Amritsar has always been culturally very rich as a place. The city of Amritsar is a vital part in the Indian state of Punjab. From time immemorial, Amritsar has taken keen interest in music and literature, which forms the basic elements of the culture of a place that makes one place different from another. Amritsar Literature and Music is thus very close to the peoples’ hearts.
The fifth Sikh Guru, Guru Arjun Dev, was largely responsible in making the city of Amritsar a heart of religious literature. The home in the early hours of Punjabi poetry, Amritsar, also played the nursery to the literature on the religion of Sikhism. Mahakavi Santokh Singh and Bhai Veer Singh are two very important figures, who contributed majorly in the literature of Amritsar
In the recent past, during the ninety-forties, the city of Amritsar in Punjab underwent a convergence of several traditions. This got highly echoed in the literary works of great people like Giani Harinder Singh Roop, Dhani Ram, Feroze Din Sharaf, Girami,Nanak Singh, Saadat Hasan Mantoo, Faiz, Maula Bakhsh Kushta and Gurbax Singh. Their works have been highly regarded and have contributed immensely to the Amritsar Literature.
The great city of Amritsar is also the heart of the Hindustani Raaga based Shabad, which are the scriptures of Sri Guru Granth Sahib. It needs a lot of skill to sing out these Raaga based representation of Shabad.
The city is an abode to Amritsar music and it takes much pride in producing the maximum number of harmoniums in the state of Punjab. Harmoniums and other musical instruments are easily available in the region of Jallianwala Bagh and Town Hall.
Sikh Kirtan is an inseparable part of Amritsar Literature and Music. Guru Nanak founded the Sikh tradition of Kirtan, which is also known as Gurmat Sangeet. It was in the early years of 16th century that this form of Kirtan was first started. The followers of Guru Nanak, particularly Guru Arjan strengthened and popularized it. These Sikh Kirtans are sung in the Golden Temple and other Gurdwaras of the city of Amritsar.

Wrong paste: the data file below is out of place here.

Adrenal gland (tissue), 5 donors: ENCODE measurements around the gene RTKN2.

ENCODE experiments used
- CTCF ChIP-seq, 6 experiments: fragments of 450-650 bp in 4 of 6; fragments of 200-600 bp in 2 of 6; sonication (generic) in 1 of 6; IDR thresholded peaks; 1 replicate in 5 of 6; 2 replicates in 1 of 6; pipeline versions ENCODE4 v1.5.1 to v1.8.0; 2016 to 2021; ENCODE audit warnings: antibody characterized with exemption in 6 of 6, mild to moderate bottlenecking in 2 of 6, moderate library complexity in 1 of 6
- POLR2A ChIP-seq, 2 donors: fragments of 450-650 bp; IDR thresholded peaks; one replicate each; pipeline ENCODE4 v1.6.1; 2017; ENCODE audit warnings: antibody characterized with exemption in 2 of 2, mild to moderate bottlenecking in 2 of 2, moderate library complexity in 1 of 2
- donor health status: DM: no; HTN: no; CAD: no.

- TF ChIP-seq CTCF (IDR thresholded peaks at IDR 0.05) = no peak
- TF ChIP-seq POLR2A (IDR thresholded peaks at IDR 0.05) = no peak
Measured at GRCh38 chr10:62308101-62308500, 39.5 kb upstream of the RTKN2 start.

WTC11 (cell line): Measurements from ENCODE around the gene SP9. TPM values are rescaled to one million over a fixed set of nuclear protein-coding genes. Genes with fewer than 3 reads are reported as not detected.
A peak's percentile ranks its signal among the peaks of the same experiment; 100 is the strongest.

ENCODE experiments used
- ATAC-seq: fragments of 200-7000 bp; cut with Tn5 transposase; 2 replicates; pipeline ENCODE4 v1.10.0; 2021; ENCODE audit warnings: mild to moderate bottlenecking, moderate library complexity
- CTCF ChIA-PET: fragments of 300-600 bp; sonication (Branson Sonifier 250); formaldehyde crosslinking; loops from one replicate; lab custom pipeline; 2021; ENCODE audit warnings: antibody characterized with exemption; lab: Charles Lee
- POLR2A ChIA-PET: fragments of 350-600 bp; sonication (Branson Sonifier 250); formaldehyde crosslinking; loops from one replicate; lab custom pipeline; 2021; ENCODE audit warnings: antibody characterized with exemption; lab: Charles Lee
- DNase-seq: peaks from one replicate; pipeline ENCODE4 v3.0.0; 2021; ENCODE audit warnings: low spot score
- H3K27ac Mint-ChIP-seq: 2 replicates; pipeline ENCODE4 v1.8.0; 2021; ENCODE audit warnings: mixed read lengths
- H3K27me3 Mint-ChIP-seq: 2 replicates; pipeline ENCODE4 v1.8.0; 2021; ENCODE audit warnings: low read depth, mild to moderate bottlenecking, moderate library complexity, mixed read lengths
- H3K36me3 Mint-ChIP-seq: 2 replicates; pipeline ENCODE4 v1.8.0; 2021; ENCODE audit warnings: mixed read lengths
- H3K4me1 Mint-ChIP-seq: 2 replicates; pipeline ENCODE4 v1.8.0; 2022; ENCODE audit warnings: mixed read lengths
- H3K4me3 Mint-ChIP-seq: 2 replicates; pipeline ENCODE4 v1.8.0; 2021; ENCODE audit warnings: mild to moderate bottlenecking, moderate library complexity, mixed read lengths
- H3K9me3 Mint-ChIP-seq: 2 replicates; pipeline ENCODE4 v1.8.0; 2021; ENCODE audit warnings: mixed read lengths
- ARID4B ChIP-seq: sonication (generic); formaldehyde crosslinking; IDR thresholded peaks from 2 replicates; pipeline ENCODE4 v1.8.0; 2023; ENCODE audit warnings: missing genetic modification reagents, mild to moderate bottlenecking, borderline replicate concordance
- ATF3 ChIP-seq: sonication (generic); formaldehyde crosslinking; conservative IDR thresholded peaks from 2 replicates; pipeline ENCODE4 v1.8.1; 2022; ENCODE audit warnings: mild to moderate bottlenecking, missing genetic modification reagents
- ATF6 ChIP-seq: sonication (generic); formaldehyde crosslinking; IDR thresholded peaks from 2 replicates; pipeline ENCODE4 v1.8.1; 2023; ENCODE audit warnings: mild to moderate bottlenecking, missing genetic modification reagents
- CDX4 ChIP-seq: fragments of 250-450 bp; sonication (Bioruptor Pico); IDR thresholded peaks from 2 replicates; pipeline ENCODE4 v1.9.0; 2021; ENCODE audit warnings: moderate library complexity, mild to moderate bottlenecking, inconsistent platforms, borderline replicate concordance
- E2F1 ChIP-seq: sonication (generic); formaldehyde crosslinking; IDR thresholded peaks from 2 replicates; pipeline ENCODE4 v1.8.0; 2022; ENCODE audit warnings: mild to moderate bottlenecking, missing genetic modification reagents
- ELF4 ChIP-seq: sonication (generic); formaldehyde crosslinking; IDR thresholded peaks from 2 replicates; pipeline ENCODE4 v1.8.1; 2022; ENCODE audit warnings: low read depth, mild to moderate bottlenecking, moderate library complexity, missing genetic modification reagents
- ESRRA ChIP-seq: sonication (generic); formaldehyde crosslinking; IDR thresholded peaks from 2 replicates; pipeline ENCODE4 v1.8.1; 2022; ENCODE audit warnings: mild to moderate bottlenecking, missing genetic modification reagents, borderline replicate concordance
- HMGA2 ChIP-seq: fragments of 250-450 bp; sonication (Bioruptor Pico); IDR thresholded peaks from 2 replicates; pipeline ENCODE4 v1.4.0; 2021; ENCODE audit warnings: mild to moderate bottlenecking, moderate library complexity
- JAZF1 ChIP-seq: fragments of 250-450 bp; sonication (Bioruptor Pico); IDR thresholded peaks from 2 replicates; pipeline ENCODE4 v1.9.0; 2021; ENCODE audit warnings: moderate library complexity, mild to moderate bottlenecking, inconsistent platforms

Sikh Kirtan is performed with due importance to taal, raga and dhuni. There are three kinds of Sikh musical groups, which flourished during the period of the Sikh religious Gurus. These are
Ragis were originally the amateur singers whom Guru Arjan encouraged to perform Kirtans of Sikh and become independent performers. Earlier the Ragis were dependent on the professional Rababis. The Kirtan singers are known as ‘Kirtaniyas’.
Rababis is the name given to the second group of Kirtan singers by Guru Nanak. It was because the Rababis played on the rabab. Some of the most popular Rababis are Mardana, Balwand, Satta, Babak, Chatra, Shahjada, Saddu and Baddu. They all used to perform Kirtan in Amritsar before the partition in the year 1947.
The third type of Kirtaniyas was introduced by Guru Hargobind. They were called dhadhis and the Guru suggested them to sing vaars, which means the heroic ballads in his court. These Kirtans inspire the acts of valour and heroism of the Sikhs
These are extremely popular to this day and Sikh Kirtan has contributed a lot to the cultural tradition of Amritsar.